Alcohol dependence requires a more aggressive treatment approach, with the goal being complete abstinence. Successful treatment of alcohol dependence generally uses a multimodal approach often consisting of behavioral interventions, pharmacotherapy, and participation in self-help programs (such as 12-step programs). Available pharmacotherapies for alcohol dependence include disulfiram, naltrexone, and acamprosate. Naltrexone has been shown to decrease alcohol-induced viral replication in in vitro studies.24 Acamprosate and disulfiram are both effective in treating alcohol dependence, but little data exist on their use in HIV-infected patients.

Cocaine abuse and HIV
According to the 2007 National Survey on Drug Use and Health, about 36 million Americans, 12 years or older, reported using cocaine and 9 million specifically reported using crack cocaine.25 More than 2 million (0.8%) Americans were current (past-month) users of cocaine and 610,000 (0.2%) were current users of crack. The prevalence of cocaine use in patients with HIV infection is approximately 25%.18 A cross-sectional study of 407 drug users in treatment facilities confirmed an association between HIV infection and use of crack cocaine.26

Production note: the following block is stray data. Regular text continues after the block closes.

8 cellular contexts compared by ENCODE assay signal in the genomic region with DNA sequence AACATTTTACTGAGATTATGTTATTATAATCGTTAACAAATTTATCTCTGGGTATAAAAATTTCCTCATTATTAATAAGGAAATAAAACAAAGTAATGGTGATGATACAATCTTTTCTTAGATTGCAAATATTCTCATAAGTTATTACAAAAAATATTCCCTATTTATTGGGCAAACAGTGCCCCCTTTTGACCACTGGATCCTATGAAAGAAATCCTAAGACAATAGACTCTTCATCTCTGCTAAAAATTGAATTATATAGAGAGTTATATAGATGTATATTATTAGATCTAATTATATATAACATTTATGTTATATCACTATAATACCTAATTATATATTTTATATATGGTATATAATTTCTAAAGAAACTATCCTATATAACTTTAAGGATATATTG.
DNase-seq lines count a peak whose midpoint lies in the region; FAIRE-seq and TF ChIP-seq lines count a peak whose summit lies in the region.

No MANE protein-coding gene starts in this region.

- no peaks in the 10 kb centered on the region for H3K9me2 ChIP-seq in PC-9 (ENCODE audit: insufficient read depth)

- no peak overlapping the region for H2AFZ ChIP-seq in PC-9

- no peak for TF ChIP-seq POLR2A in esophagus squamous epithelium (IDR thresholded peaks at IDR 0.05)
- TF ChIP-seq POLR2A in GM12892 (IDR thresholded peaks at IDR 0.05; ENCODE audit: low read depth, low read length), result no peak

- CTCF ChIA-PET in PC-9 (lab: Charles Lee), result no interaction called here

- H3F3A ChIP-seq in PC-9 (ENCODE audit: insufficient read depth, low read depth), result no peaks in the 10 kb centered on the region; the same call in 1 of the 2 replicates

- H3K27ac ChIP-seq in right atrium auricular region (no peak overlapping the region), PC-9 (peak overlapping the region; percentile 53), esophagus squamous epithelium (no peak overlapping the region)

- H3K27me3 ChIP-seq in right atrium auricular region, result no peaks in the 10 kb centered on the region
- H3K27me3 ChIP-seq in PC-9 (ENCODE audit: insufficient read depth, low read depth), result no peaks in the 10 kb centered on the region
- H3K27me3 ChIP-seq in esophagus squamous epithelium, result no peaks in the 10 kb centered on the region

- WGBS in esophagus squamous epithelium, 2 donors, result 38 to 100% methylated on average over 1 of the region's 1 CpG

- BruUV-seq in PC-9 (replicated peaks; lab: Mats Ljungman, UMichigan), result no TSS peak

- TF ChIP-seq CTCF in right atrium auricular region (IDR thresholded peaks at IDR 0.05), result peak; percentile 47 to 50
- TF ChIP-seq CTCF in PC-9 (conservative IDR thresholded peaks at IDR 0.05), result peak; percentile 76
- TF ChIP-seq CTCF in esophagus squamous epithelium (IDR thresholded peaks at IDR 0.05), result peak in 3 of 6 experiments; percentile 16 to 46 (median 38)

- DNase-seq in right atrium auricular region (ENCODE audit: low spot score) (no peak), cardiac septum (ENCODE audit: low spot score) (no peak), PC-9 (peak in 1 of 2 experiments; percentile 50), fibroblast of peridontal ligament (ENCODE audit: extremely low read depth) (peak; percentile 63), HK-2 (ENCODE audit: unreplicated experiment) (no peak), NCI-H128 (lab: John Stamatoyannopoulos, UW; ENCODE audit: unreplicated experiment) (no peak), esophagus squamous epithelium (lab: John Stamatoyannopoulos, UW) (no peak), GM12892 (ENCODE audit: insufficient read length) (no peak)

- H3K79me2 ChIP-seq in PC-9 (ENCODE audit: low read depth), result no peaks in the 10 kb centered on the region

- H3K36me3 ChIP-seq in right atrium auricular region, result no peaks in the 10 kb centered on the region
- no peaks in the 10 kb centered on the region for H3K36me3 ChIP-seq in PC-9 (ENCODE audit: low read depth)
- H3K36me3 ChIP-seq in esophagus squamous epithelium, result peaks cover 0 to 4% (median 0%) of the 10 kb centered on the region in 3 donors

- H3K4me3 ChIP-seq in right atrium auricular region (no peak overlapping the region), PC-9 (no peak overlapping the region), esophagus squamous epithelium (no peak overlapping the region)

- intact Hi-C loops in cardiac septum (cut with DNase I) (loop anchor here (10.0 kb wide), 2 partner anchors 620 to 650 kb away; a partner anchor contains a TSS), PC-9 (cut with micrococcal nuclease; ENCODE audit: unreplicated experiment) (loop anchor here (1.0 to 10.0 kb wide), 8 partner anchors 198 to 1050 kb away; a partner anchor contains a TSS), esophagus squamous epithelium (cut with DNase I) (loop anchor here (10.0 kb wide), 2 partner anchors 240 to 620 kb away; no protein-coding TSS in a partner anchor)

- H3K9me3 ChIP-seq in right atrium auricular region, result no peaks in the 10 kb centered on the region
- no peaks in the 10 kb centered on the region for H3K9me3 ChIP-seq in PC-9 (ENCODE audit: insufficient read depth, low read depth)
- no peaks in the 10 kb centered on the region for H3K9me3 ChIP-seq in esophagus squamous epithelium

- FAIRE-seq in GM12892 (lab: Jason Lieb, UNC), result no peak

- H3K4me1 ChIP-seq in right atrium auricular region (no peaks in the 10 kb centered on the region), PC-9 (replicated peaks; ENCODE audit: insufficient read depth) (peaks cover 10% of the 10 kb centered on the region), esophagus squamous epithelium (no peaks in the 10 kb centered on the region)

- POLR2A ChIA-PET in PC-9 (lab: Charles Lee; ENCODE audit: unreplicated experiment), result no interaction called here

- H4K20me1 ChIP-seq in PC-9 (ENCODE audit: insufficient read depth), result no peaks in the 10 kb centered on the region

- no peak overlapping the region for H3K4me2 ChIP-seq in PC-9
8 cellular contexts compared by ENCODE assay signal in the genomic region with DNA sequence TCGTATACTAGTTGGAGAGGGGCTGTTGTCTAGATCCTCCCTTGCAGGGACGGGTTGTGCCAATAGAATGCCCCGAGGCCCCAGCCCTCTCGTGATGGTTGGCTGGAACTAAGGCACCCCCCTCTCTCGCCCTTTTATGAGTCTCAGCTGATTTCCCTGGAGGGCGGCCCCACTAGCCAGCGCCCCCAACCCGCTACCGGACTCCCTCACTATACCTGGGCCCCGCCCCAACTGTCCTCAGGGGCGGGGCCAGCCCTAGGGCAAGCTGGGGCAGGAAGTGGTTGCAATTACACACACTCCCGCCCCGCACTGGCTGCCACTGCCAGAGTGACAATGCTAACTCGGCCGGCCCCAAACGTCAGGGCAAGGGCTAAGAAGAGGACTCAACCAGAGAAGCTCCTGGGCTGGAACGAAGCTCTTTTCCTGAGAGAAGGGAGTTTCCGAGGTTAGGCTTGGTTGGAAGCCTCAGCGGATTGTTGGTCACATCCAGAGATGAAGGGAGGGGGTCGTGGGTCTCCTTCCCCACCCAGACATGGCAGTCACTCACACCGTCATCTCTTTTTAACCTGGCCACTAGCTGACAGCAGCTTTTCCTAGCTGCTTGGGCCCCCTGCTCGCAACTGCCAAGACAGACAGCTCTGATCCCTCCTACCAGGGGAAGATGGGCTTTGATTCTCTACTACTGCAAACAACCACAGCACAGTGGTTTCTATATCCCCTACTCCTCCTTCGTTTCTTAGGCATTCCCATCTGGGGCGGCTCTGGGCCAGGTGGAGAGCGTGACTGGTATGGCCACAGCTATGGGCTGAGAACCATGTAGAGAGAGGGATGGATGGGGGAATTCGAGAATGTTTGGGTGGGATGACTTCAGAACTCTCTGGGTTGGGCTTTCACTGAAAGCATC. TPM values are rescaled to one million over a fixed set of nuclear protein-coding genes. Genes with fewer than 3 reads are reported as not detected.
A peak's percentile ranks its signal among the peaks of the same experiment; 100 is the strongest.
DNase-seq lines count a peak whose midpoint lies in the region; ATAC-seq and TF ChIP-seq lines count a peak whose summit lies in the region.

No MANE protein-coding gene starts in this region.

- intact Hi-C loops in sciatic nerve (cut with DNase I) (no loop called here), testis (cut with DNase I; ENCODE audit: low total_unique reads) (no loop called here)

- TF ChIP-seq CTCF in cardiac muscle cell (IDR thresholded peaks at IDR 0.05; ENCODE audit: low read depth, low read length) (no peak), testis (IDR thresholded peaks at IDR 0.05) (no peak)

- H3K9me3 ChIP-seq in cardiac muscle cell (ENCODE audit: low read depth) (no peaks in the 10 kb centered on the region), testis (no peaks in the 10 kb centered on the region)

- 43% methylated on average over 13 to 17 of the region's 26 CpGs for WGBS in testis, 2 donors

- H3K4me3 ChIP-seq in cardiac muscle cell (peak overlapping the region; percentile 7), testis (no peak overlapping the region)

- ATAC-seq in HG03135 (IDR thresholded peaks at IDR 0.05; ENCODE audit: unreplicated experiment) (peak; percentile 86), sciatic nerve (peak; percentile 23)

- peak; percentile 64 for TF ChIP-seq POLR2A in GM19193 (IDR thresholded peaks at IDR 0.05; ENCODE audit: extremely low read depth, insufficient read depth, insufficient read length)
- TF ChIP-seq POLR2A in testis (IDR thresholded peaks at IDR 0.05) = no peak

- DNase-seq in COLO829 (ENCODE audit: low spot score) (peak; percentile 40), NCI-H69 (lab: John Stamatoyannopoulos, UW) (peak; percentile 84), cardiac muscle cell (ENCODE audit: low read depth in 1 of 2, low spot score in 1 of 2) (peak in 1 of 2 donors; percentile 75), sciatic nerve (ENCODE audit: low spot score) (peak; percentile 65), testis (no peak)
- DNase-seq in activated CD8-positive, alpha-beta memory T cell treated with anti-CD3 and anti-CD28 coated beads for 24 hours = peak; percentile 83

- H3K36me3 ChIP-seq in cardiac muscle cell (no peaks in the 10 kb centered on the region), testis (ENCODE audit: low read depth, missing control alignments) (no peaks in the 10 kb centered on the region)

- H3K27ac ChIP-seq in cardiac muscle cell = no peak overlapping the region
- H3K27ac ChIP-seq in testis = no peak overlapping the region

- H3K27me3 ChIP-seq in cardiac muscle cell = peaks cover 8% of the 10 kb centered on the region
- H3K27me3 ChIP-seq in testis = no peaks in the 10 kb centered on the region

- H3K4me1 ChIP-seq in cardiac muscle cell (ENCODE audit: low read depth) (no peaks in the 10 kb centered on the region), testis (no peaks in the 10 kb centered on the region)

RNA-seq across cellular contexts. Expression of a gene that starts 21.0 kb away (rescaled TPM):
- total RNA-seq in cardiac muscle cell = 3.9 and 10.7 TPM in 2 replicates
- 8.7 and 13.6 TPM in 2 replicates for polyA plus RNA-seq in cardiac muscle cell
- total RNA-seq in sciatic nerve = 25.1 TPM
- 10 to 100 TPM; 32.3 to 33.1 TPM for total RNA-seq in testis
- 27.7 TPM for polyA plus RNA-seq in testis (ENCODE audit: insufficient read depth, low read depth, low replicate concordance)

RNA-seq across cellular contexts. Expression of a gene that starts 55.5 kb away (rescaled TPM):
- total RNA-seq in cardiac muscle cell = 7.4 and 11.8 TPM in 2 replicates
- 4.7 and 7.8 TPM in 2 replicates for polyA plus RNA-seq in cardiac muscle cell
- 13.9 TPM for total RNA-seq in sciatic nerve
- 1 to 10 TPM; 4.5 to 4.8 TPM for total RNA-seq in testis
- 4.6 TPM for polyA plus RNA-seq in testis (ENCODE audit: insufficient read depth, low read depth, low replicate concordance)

Injecting and smoking cocaine are both known risk factors for HIV acquisition.26,27 Cocaine use negatively affects access to HIV care.28 In addition, cocaine impairs human macrophage and CD4 cell activity and activates HIV-1 expression in these cell types.29,30 In a large multicenter cohort study of 1686 HIV-infected women, the use of crack cocaine predicted CD4 count and viral load markers of disease progression, development of opportunistic infections, and AIDS-related mortality.31

Another study showed that in HIV-infected patients, cocaine use or cocaine plus opioid use was associated with missed outpatient appointments, increased emergency department use, and lack of antiretroviral therapy.32 Cocaine use has also been shown to have a negative effect on medication adherence.33

HIV treatment in patients with cocaine use and combined cocaine and opioid use can be especially challenging. In a pilot study of HIV-infected patients receiving buprenorphine/naloxone for opioid dependence, 33% had cocaine use at baseline and throughout treatment.34 There is ongoing research investigating the complex relationship between HIV infection, cocaine abuse, and opioid dependence and how this relationship affects HIV treatment.35